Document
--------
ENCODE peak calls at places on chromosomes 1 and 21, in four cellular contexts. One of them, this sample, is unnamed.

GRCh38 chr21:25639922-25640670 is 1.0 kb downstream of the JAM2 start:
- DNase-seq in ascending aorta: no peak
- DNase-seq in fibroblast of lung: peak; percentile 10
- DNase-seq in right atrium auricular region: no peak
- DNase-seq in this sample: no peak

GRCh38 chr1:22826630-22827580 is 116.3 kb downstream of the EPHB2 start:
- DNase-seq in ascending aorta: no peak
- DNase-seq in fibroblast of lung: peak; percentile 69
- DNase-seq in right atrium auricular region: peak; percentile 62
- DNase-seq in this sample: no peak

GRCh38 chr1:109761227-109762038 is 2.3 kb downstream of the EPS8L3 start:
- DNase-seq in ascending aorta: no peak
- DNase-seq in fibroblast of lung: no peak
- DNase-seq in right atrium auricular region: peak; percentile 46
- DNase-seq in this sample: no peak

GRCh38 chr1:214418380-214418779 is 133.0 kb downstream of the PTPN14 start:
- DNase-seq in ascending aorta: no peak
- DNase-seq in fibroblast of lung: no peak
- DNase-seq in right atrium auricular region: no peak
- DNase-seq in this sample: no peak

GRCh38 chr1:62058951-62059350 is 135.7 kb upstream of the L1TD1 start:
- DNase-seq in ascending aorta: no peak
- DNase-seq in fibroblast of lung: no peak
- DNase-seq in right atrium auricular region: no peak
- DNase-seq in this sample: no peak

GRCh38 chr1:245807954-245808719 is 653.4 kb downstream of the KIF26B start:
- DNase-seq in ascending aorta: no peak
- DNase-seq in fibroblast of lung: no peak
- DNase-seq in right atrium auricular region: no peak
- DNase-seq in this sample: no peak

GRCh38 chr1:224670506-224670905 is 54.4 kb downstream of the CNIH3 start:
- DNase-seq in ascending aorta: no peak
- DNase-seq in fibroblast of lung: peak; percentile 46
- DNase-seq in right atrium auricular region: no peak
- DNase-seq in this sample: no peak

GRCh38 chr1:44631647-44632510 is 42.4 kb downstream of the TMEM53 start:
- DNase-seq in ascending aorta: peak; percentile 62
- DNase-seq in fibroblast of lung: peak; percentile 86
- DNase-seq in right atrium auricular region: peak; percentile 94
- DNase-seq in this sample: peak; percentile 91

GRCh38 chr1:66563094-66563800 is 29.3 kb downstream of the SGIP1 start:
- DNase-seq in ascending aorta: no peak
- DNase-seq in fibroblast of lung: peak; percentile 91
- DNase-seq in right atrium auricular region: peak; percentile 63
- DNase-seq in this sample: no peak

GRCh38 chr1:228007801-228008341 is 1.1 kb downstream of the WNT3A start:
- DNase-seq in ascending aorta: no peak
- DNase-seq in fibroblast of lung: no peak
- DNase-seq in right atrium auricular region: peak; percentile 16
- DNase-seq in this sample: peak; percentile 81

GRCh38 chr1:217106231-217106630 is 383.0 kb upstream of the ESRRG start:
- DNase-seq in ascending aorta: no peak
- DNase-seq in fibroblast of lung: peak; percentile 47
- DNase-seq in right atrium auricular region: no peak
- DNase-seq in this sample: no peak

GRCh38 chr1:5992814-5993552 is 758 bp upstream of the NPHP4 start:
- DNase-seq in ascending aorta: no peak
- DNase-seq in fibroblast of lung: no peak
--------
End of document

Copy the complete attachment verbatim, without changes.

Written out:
ENCODE peak calls at places on chromosomes 1 and 21, in four cellular contexts. One of them, this sample, is unnamed.

GRCh38 chr21:25639922-25640670 is 1.0 kb downstream of the JAM2 start:
- DNase-seq in ascending aorta: no peak
- DNase-seq in fibroblast of lung: peak; percentile 10
- DNase-seq in right atrium auricular region: no peak
- DNase-seq in this sample: no peak

GRCh38 chr1:22826630-22827580 is 116.3 kb downstream of the EPHB2 start:
- DNase-seq in ascending aorta: no peak
- DNase-seq in fibroblast of lung: peak; percentile 69
- DNase-seq in right atrium auricular region: peak; percentile 62
- DNase-seq in this sample: no peak

GRCh38 chr1:109761227-109762038 is 2.3 kb downstream of the EPS8L3 start:
- DNase-seq in ascending aorta: no peak
- DNase-seq in fibroblast of lung: no peak
- DNase-seq in right atrium auricular region: peak; percentile 46
- DNase-seq in this sample: no peak

GRCh38 chr1:214418380-214418779 is 133.0 kb downstream of the PTPN14 start:
- DNase-seq in ascending aorta: no peak
- DNase-seq in fibroblast of lung: no peak
- DNase-seq in right atrium auricular region: no peak
- DNase-seq in this sample: no peak

GRCh38 chr1:62058951-62059350 is 135.7 kb upstream of the L1TD1 start:
- DNase-seq in ascending aorta: no peak
- DNase-seq in fibroblast of lung: no peak
- DNase-seq in right atrium auricular region: no peak
- DNase-seq in this sample: no peak

GRCh38 chr1:245807954-245808719 is 653.4 kb downstream of the KIF26B start:
- DNase-seq in ascending aorta: no peak
- DNase-seq in fibroblast of lung: no peak
- DNase-seq in right atrium auricular region: no peak
- DNase-seq in this sample: no peak

GRCh38 chr1:224670506-224670905 is 54.4 kb downstream of the CNIH3 start:
- DNase-seq in ascending aorta: no peak
- DNase-seq in fibroblast of lung: peak; percentile 46
- DNase-seq in right atrium auricular region: no peak
- DNase-seq in this sample: no peak

GRCh38 chr1:44631647-44632510 is 42.4 kb downstream of the TMEM53 start:
- DNase-seq in ascending aorta: peak; percentile 62
- DNase-seq in fibroblast of lung: peak; percentile 86
- DNase-seq in right atrium auricular region: peak; percentile 94
- DNase-seq in this sample: peak; percentile 91

GRCh38 chr1:66563094-66563800 is 29.3 kb downstream of the SGIP1 start:
- DNase-seq in ascending aorta: no peak
- DNase-seq in fibroblast of lung: peak; percentile 91
- DNase-seq in right atrium auricular region: peak; percentile 63
- DNase-seq in this sample: no peak

GRCh38 chr1:228007801-228008341 is 1.1 kb downstream of the WNT3A start:
- DNase-seq in ascending aorta: no peak
- DNase-seq in fibroblast of lung: no peak
- DNase-seq in right atrium auricular region: peak; percentile 16
- DNase-seq in this sample: peak; percentile 81

GRCh38 chr1:217106231-217106630 is 383.0 kb upstream of the ESRRG start:
- DNase-seq in ascending aorta: no peak
- DNase-seq in fibroblast of lung: peak; percentile 47
- DNase-seq in right atrium auricular region: no peak
- DNase-seq in this sample: no peak

GRCh38 chr1:5992814-5993552 is 758 bp upstream of the NPHP4 start:
- DNase-seq in ascending aorta: no peak
- DNase-seq in fibroblast of lung: no peak